Journal Club 20 Sept 2016: Novel Insights into Chromosome Evolution in Birds, Archosaurs, and Reptiles
It is known from work on mammals that genome structure and chromosome breakpoints are enriched for distinct DNA features, contributing to distinct phenotypes. This has been less studied in birds, but a new study by Farre et al. (2016) make an important contribution. They compared whole-genome sequences of 21 birds and 5 outgroup species. They found that genes involved in the regulation of gene expression and biosynthetic processes were more often located conserved genomic regions, than outside such regions. Concerning breakpoints, they suggest that lineage-specific changes have rearranged genes related to some distinct phenotypes (e.g. forebrain development in parrots).
Figure 1 from Farre et al. (2016): multispecies alignment of chicken chromosome 5 in 21 birds and 5 outgroups showing conserved genome structures and breakpoints.
Delmore et al. (2016) use NGS to find migration genes in light-logger-equipped Swainson’s thrushes. As amazingly as it may sound, they do find a migration-associated candidate region on chromosome 4. This would thus mean that this region of the genome may hold genes that trigger individuals to go either west or east of the Rocky mountains during their migration to Central America. They have worked in an area where hybrids and backcrosses occur which may have been key to find such a genotype-phenotype association in otherwise genetically well-differentiated subspecies.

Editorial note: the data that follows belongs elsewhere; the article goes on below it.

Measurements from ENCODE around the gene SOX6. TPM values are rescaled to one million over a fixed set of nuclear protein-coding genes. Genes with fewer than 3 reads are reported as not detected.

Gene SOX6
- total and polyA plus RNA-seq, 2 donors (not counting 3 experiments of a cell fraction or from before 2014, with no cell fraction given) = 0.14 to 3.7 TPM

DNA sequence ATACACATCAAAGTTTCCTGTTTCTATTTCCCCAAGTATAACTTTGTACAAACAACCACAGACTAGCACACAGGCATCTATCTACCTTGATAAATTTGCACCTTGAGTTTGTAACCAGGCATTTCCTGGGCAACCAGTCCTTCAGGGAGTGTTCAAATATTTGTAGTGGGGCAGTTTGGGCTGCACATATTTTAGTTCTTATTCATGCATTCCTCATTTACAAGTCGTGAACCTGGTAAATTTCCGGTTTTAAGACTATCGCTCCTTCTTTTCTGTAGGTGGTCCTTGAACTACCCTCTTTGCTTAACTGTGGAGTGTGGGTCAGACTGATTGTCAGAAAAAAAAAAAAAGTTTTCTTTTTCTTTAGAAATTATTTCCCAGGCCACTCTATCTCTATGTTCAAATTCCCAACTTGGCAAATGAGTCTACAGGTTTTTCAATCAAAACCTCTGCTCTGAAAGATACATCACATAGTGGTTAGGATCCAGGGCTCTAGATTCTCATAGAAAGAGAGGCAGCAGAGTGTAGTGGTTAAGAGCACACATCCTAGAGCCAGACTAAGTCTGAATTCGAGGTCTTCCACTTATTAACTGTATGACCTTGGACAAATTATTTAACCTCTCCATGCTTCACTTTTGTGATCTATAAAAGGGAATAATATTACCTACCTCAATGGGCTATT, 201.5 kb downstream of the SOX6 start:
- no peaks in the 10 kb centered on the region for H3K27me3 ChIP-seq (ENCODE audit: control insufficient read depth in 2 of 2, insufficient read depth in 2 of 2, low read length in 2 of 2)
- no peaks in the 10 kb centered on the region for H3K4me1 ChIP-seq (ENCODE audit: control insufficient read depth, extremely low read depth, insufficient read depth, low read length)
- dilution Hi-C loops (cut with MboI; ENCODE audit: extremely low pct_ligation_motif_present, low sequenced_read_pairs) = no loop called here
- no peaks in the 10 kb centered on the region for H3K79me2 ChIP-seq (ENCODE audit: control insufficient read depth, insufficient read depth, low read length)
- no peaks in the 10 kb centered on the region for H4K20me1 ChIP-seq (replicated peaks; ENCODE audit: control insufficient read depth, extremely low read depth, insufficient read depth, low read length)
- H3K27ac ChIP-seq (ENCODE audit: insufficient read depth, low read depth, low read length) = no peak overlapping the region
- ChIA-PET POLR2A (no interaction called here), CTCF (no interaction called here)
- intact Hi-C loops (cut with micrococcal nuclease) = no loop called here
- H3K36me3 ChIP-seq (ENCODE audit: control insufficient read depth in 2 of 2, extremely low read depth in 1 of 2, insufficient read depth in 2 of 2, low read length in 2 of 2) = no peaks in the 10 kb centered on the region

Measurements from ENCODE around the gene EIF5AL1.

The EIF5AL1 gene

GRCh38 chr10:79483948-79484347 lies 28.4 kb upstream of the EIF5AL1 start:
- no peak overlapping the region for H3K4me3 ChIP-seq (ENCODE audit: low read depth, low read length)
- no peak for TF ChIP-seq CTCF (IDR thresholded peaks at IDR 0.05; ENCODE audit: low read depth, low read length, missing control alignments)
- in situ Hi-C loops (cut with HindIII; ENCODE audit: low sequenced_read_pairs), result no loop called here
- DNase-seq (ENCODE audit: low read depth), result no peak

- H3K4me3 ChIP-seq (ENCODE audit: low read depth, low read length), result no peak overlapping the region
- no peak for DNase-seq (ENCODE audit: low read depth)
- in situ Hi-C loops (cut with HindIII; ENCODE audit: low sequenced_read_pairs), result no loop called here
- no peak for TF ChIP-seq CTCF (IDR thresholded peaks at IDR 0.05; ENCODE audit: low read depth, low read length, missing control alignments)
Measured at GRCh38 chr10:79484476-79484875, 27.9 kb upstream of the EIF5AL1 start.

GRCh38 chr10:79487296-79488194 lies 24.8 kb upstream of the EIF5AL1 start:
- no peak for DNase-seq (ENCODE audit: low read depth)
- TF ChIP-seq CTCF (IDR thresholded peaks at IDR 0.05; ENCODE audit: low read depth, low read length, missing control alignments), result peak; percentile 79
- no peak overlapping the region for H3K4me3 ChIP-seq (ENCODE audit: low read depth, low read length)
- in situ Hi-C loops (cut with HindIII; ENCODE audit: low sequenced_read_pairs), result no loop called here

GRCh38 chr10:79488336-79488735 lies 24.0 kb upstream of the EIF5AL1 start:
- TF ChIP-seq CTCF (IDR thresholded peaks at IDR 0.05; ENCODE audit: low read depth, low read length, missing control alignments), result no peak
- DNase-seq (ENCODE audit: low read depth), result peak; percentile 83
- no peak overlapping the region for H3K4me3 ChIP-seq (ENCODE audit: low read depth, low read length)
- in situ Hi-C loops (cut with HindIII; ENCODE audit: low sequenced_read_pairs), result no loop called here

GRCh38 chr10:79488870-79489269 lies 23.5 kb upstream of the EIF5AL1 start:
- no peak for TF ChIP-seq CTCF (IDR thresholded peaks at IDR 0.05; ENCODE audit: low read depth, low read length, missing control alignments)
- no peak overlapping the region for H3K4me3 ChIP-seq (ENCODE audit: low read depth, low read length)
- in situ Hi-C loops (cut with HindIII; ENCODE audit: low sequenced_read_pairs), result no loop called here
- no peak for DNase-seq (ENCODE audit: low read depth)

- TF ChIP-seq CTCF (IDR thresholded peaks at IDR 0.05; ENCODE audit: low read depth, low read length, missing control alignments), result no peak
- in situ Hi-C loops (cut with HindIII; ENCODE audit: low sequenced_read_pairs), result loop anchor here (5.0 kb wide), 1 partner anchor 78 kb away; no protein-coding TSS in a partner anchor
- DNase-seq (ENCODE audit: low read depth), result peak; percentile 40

Figure 2A from Delmore et al. (2016) showing the association between SNPs at chromosome 4 and the phenotype of interest - migratory direction in Swainson’s thrushes.
A study by Wang et al. (2013) tells that two chromosome variants in fire ants, called the social B and social b (SB and Sb), are characterized by a large region of approximately 13 megabases in which recombination is completely suppressed between SB and Sb. Recombination occurs normally between SB:s but not between Sb:s because Sb/Sb individuals are non-viable. Genomic comparisons revealed limited differentiation between SB and Sb, and the majority of 616 genes identified in the non-recombining region are present in the both variants. The lack of recombination over more than half of the two heteromorphic social chromosomes can be explained by at least one large inversion of around 9 megabases. So again inversions seem to play a large role in causing recombination suppression and the Sb chromosome shows similarities with sex chromosomes in other systems (X and Y, Z and W) and in particular with U and V of algea and bryophytes.
Figure 2 in Wang et al. showing the fire ant's 16 chromosomes with the social chromosome S and its non recombining part.
Journal Club 6 Sept 2016: Specific alleles at immune genes, rather than genome-wide heterozygosity, are related to immunity and survival in the critically endangered Attwater’s prairie-chicken